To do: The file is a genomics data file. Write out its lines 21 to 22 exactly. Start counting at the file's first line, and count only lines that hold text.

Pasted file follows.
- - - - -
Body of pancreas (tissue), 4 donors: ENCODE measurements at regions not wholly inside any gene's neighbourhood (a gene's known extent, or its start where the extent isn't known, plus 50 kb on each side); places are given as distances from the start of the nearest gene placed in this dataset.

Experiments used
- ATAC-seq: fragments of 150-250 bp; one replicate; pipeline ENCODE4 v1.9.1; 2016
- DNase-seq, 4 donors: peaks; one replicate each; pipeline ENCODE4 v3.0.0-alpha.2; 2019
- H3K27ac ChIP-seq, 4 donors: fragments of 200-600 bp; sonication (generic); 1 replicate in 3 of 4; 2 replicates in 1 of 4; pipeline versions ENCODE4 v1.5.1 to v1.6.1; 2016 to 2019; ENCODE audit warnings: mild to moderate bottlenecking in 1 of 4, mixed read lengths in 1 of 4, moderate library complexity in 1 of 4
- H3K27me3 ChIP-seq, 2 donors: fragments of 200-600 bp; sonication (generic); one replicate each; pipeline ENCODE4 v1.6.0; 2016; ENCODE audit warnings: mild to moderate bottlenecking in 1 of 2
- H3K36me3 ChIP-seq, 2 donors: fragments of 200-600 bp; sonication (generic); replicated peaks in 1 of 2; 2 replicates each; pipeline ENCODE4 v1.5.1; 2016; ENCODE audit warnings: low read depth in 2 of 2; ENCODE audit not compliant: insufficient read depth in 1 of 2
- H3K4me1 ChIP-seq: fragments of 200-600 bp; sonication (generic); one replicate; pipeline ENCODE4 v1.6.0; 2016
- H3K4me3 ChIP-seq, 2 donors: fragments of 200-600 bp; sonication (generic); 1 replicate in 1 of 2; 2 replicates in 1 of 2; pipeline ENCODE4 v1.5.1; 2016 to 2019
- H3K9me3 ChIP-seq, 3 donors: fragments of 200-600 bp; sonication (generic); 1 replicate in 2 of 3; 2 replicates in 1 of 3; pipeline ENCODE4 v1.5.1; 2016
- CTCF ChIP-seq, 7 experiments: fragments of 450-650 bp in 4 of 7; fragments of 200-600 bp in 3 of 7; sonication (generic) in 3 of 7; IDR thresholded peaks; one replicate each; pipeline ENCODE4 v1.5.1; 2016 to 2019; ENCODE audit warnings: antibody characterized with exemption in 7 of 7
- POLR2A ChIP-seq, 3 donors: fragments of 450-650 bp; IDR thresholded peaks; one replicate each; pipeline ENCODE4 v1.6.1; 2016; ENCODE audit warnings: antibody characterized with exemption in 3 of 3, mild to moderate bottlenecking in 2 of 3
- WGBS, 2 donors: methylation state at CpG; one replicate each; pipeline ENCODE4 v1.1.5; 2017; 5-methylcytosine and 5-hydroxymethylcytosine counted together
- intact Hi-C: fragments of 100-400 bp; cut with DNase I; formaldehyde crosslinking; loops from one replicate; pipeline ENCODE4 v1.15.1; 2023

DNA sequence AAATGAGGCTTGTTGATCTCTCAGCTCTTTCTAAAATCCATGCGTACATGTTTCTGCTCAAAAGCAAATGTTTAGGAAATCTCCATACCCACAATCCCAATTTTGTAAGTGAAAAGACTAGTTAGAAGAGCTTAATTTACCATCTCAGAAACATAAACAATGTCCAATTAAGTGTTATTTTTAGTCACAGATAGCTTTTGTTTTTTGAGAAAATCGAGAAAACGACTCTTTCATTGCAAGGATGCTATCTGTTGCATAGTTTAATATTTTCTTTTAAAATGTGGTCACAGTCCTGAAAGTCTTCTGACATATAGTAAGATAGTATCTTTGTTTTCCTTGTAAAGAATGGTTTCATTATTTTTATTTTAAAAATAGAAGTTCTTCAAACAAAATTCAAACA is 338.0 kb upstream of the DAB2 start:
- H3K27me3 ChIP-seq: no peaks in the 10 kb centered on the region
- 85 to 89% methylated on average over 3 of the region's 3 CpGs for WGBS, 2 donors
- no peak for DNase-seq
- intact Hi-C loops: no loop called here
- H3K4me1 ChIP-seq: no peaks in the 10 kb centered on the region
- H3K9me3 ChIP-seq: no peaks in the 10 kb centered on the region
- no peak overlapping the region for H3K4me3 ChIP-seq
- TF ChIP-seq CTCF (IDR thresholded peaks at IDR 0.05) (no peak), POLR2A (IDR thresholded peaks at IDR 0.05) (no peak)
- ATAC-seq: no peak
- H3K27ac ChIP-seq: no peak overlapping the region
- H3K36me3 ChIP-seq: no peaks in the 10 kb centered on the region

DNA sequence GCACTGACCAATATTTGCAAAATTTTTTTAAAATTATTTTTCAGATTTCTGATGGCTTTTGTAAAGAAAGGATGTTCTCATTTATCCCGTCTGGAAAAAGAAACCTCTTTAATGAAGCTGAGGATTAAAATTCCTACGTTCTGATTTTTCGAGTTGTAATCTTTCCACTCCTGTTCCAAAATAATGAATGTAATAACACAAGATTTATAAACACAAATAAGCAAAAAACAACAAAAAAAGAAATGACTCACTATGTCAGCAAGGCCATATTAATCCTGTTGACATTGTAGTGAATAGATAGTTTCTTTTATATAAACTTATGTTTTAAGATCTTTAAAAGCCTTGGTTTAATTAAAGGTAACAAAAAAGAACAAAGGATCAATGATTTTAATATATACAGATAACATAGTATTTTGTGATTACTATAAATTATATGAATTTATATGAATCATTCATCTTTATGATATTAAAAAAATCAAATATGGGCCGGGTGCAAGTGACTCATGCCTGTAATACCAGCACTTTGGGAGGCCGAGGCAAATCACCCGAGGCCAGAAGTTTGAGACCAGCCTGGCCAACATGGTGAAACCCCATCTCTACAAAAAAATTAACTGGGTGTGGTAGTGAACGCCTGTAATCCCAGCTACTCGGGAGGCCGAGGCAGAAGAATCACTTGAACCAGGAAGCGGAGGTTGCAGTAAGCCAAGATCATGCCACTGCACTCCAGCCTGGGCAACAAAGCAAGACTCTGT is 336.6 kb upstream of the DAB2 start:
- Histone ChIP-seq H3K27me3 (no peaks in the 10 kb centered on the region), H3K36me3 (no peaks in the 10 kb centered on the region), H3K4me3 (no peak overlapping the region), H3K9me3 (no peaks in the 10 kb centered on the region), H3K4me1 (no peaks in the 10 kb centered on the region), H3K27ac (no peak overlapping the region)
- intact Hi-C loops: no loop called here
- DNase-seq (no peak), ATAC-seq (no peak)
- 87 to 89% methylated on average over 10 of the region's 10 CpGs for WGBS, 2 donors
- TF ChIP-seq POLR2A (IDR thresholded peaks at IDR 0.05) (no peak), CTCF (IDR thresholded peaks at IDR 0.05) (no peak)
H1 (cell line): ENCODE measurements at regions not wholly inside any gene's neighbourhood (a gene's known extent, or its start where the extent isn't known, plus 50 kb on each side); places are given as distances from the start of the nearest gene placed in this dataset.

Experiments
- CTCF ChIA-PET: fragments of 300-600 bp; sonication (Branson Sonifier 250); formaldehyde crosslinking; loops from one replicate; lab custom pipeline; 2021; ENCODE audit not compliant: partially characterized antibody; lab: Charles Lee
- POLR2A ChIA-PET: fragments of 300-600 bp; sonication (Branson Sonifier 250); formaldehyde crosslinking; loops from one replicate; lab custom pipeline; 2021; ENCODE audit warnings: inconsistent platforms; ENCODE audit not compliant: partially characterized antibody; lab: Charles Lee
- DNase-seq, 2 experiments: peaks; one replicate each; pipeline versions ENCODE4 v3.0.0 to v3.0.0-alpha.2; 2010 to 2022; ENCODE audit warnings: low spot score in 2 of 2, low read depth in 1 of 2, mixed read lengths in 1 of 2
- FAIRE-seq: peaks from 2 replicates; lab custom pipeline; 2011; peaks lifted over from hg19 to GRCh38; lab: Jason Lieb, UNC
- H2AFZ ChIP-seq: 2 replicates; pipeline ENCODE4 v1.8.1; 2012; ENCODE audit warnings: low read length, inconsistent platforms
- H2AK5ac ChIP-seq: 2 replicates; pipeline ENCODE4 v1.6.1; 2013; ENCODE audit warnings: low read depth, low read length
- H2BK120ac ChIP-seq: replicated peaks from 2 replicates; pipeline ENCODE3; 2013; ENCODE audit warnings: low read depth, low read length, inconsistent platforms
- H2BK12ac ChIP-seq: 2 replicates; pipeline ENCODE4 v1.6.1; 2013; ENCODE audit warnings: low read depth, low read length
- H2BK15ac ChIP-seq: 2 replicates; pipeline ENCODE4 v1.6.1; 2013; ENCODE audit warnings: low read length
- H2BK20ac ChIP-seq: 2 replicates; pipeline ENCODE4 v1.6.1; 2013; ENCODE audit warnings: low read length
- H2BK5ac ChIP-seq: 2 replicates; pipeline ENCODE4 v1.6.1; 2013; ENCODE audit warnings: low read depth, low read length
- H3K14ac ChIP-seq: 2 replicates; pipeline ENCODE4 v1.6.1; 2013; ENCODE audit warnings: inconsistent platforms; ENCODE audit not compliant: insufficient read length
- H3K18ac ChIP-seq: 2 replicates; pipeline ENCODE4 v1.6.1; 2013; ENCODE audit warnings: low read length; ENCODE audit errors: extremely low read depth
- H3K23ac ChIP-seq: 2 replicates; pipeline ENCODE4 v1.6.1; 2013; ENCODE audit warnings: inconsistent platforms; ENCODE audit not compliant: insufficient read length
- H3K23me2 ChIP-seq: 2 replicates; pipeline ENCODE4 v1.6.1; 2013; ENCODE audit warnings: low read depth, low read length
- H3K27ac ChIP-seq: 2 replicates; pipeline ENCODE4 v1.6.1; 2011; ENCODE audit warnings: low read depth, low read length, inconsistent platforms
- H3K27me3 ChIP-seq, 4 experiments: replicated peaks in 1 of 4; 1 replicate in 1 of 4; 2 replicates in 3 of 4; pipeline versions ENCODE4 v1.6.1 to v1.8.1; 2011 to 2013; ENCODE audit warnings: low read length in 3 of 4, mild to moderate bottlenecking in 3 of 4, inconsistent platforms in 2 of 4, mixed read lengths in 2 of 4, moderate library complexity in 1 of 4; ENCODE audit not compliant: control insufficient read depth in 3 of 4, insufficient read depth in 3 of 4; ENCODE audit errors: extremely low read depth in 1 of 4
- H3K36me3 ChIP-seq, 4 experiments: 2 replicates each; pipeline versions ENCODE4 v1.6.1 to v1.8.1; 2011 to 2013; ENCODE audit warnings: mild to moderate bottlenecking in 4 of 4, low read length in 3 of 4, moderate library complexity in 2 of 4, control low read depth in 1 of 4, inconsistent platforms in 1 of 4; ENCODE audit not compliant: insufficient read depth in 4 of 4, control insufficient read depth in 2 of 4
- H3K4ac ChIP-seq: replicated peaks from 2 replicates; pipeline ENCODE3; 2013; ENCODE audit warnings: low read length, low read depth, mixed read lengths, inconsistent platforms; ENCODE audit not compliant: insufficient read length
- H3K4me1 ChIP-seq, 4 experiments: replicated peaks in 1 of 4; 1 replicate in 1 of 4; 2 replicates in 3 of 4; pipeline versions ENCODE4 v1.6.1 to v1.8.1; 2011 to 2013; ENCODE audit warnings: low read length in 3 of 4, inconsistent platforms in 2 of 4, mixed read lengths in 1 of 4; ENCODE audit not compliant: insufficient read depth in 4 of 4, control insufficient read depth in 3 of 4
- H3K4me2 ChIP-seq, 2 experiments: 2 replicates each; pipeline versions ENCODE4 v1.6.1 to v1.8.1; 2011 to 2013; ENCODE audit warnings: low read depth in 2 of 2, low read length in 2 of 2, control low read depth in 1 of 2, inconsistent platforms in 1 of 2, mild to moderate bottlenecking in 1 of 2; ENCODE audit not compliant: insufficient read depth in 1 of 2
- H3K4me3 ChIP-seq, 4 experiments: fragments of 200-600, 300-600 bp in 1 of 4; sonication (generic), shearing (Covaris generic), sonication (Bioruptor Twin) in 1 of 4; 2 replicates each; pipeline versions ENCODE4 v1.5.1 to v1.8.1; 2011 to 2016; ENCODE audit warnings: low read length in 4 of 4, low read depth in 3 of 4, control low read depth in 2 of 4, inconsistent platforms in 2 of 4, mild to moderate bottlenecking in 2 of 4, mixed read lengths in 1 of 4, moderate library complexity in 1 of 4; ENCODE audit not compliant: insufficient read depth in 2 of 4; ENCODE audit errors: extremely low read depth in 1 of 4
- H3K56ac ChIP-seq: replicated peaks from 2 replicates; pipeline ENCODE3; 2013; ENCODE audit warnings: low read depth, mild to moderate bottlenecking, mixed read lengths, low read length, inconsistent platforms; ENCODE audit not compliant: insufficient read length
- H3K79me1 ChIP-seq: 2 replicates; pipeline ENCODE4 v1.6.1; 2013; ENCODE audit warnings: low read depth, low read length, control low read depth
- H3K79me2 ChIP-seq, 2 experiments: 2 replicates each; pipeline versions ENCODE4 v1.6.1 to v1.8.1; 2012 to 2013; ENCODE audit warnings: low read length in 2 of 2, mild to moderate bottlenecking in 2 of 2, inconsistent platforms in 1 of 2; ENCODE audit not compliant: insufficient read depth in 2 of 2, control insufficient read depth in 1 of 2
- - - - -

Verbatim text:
- H3K9me3 ChIP-seq: no peaks in the 10 kb centered on the region
- no peak overlapping the region for H3K4me3 ChIP-seq